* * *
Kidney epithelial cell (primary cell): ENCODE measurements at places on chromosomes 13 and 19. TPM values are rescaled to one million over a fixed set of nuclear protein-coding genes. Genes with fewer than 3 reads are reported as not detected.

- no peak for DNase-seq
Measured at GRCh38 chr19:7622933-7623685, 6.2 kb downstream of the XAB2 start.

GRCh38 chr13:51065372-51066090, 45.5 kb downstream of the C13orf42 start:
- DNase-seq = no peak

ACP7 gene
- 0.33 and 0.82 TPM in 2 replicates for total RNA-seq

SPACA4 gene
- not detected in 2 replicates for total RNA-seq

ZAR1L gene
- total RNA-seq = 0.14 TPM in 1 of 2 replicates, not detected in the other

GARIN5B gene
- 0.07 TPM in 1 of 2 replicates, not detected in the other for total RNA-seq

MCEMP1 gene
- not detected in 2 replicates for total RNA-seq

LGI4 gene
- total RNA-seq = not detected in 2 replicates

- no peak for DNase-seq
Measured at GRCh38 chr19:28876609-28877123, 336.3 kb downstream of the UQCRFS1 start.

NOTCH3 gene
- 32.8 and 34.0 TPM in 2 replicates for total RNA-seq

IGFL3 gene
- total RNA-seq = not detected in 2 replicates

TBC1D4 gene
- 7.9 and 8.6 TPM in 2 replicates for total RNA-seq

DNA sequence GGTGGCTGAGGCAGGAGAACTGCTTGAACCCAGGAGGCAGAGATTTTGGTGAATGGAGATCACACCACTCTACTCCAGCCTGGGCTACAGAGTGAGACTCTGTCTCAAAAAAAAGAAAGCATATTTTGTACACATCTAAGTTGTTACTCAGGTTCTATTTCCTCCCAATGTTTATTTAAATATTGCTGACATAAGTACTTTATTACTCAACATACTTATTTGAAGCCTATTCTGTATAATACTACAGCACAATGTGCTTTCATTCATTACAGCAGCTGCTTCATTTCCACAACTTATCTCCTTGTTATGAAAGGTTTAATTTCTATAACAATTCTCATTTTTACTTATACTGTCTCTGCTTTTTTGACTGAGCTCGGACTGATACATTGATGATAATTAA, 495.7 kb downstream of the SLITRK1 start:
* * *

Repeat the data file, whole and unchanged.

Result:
Kidney epithelial cell (primary cell): ENCODE measurements at places on chromosomes 13 and 19. TPM values are rescaled to one million over a fixed set of nuclear protein-coding genes. Genes with fewer than 3 reads are reported as not detected.

- no peak for DNase-seq
Measured at GRCh38 chr19:7622933-7623685, 6.2 kb downstream of the XAB2 start.

GRCh38 chr13:51065372-51066090, 45.5 kb downstream of the C13orf42 start:
- DNase-seq = no peak

ACP7 gene
- 0.33 and 0.82 TPM in 2 replicates for total RNA-seq

SPACA4 gene
- not detected in 2 replicates for total RNA-seq

ZAR1L gene
- total RNA-seq = 0.14 TPM in 1 of 2 replicates, not detected in the other

GARIN5B gene
- 0.07 TPM in 1 of 2 replicates, not detected in the other for total RNA-seq

MCEMP1 gene
- not detected in 2 replicates for total RNA-seq

LGI4 gene
- total RNA-seq = not detected in 2 replicates

- no peak for DNase-seq
Measured at GRCh38 chr19:28876609-28877123, 336.3 kb downstream of the UQCRFS1 start.

NOTCH3 gene
- 32.8 and 34.0 TPM in 2 replicates for total RNA-seq

IGFL3 gene
- total RNA-seq = not detected in 2 replicates

TBC1D4 gene
- 7.9 and 8.6 TPM in 2 replicates for total RNA-seq

DNA sequence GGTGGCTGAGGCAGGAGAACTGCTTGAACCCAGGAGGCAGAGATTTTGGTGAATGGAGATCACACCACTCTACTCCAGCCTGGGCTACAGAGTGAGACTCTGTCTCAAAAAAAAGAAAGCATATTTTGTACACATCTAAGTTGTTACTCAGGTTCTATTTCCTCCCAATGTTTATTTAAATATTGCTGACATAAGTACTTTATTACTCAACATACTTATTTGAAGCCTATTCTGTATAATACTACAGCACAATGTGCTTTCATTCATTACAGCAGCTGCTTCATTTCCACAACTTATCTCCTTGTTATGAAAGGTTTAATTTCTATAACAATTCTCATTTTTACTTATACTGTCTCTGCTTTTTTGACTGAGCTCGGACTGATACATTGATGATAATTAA, 495.7 kb downstream of the SLITRK1 start: